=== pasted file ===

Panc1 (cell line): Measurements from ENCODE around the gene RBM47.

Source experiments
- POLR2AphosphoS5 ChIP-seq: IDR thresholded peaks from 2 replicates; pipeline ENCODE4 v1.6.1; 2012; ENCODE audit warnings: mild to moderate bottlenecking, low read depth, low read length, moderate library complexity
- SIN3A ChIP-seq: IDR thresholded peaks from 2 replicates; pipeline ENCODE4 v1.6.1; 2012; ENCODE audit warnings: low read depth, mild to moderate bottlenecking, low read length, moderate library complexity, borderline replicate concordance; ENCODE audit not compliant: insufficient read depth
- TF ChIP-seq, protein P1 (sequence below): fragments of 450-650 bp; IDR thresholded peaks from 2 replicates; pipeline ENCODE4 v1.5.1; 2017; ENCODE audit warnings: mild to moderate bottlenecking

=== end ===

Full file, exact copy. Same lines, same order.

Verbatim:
Panc1 (cell line): Measurements from ENCODE around the gene RBM47.

Source experiments
- POLR2AphosphoS5 ChIP-seq: IDR thresholded peaks from 2 replicates; pipeline ENCODE4 v1.6.1; 2012; ENCODE audit warnings: mild to moderate bottlenecking, low read depth, low read length, moderate library complexity
- SIN3A ChIP-seq: IDR thresholded peaks from 2 replicates; pipeline ENCODE4 v1.6.1; 2012; ENCODE audit warnings: low read depth, mild to moderate bottlenecking, low read length, moderate library complexity, borderline replicate concordance; ENCODE audit not compliant: insufficient read depth
- TF ChIP-seq, protein P1 (sequence below): fragments of 450-650 bp; IDR thresholded peaks from 2 replicates; pipeline ENCODE4 v1.5.1; 2017; ENCODE audit warnings: mild to moderate bottlenecking